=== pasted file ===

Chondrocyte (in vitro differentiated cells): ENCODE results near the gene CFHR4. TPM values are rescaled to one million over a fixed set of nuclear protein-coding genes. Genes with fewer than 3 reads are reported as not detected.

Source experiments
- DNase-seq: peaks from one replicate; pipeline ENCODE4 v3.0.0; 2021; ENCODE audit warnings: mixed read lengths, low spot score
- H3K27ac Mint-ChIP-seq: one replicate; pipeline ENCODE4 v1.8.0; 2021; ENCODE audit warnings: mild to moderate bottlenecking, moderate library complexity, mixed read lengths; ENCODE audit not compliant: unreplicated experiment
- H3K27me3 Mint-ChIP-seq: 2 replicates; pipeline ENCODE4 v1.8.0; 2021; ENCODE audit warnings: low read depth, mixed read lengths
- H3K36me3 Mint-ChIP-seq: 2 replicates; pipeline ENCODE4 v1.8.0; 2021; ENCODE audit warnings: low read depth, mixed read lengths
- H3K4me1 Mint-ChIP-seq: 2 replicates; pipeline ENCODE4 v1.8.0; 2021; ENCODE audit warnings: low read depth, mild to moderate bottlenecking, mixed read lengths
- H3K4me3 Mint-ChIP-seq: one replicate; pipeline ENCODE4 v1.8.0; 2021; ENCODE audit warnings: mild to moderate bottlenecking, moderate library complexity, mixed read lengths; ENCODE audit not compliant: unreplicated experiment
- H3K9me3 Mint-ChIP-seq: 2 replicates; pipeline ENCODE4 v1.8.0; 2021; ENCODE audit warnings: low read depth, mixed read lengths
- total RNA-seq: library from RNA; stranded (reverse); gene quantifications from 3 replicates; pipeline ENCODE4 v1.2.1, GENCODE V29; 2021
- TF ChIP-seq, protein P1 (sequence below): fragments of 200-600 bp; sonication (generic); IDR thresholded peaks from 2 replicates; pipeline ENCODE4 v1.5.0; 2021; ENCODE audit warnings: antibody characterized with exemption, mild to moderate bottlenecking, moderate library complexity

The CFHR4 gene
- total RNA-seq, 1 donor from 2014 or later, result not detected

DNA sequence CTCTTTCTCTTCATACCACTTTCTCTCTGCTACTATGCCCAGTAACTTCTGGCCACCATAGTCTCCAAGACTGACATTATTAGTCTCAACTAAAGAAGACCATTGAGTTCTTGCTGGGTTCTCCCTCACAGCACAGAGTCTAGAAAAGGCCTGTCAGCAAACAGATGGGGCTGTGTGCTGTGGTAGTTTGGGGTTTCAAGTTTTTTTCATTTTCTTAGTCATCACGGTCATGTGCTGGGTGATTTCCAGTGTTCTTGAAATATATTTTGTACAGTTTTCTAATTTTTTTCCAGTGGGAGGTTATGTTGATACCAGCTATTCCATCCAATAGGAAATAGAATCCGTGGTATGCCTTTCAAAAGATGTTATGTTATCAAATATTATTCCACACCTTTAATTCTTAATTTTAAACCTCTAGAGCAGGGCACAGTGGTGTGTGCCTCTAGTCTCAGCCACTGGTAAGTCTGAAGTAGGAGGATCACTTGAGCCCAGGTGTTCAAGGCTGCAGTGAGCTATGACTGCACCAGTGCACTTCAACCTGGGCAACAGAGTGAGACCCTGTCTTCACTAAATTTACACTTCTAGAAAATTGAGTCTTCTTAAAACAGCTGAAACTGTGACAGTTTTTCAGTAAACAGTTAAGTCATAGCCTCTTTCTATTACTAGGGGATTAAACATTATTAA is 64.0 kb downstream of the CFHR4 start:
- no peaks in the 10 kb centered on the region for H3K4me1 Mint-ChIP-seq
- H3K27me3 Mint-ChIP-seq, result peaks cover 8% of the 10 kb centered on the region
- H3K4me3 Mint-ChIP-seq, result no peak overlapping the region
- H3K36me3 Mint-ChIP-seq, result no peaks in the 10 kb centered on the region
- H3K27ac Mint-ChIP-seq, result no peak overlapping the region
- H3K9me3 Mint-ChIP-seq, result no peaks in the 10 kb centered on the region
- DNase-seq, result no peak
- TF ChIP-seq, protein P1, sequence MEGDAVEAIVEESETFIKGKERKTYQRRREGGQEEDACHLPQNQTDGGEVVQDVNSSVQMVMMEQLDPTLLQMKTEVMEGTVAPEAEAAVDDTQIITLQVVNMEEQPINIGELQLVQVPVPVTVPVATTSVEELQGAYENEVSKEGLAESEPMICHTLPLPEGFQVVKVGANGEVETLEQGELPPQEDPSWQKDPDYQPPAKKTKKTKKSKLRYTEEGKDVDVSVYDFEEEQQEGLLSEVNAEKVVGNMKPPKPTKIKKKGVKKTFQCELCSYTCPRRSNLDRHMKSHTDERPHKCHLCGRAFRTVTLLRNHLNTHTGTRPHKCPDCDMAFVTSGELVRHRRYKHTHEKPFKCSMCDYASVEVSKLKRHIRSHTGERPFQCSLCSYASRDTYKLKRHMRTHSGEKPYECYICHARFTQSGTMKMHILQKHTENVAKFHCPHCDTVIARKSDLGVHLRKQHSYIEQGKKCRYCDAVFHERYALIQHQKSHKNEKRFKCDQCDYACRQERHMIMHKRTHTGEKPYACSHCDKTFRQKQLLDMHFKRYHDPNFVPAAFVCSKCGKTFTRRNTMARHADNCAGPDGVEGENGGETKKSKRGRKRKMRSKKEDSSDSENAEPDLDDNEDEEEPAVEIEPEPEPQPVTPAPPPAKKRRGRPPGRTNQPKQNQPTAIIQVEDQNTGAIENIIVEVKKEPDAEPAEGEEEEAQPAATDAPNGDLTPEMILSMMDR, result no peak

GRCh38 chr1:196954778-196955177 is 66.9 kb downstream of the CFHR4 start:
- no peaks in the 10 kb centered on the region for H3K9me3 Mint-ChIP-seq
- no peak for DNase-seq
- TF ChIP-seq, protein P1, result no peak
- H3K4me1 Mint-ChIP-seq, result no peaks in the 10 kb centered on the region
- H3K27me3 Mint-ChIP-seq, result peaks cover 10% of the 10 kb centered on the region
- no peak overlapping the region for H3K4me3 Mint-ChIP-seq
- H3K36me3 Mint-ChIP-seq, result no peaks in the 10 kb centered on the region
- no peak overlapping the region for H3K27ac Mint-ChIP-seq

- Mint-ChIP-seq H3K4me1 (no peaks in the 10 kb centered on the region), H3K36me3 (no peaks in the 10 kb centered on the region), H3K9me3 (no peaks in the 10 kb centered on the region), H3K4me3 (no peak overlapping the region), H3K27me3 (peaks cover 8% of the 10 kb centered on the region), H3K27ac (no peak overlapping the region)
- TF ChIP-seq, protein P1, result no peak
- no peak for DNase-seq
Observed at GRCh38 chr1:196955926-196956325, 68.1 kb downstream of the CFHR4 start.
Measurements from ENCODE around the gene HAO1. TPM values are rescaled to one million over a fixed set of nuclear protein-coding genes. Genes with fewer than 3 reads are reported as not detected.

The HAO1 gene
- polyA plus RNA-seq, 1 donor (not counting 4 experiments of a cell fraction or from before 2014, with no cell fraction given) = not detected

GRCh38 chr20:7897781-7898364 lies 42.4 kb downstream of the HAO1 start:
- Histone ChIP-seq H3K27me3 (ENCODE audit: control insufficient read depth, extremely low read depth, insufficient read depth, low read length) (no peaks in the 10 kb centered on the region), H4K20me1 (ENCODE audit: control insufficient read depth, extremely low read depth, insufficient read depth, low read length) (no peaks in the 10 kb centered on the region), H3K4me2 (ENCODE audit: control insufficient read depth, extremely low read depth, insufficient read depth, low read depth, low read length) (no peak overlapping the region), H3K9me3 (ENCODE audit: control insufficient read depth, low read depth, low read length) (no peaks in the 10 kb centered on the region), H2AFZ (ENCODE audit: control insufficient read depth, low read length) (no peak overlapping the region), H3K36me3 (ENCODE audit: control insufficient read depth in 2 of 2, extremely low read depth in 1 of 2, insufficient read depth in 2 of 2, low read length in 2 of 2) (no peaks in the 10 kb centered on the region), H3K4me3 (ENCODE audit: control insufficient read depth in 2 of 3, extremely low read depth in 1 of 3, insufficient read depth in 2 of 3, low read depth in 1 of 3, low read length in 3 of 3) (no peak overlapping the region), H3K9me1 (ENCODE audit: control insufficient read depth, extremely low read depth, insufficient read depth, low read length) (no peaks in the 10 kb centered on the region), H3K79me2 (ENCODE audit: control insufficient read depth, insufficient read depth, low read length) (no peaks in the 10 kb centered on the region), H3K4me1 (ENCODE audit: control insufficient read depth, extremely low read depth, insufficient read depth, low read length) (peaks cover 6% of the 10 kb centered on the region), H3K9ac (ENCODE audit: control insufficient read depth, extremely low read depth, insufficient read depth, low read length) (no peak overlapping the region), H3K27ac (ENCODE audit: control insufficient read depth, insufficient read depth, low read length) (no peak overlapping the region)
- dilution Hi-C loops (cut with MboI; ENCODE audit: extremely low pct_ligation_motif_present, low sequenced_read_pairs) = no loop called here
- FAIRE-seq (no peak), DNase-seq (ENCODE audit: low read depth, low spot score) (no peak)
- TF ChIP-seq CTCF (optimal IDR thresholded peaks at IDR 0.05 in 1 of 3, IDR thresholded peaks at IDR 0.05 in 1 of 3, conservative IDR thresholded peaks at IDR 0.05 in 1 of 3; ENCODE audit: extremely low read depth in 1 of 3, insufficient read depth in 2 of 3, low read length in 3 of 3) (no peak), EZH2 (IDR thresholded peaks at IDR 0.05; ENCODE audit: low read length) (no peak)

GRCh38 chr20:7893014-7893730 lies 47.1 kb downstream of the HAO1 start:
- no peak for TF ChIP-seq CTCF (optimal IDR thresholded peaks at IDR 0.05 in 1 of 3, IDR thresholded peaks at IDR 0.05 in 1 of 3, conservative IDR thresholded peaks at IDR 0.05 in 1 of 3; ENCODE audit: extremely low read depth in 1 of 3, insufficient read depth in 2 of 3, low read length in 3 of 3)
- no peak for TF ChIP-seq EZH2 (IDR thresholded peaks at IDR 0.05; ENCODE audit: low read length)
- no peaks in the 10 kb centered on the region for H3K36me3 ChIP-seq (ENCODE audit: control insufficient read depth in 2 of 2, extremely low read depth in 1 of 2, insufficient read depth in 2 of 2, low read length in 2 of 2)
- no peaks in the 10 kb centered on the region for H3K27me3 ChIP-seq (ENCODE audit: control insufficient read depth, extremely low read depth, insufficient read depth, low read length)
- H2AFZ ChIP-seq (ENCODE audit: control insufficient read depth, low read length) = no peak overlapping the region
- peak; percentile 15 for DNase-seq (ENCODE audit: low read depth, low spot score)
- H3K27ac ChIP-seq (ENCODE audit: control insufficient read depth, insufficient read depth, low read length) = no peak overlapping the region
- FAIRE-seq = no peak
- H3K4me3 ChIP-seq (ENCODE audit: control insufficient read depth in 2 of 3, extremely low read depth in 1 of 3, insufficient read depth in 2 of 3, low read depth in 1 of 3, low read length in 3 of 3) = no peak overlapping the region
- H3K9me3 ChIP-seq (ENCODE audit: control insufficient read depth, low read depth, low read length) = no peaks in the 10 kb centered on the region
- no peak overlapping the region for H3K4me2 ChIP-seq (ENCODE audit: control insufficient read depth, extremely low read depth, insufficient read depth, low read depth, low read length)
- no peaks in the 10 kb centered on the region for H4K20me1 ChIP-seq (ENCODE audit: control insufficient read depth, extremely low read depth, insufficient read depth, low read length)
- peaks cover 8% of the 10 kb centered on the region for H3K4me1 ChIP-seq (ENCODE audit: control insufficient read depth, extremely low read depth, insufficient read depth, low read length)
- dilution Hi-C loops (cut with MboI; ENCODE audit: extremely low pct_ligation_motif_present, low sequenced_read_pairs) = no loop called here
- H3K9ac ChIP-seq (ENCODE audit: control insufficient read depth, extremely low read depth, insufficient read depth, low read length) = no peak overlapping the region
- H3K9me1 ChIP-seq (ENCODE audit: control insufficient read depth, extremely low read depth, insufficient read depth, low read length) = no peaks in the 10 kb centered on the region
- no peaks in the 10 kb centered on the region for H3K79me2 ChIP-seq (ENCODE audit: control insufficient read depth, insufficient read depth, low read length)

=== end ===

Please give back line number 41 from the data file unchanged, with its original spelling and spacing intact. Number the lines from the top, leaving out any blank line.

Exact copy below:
- dilution Hi-C loops (cut with MboI; ENCODE audit: extremely low pct_ligation_motif_present, low sequenced_read_pairs) = no loop called here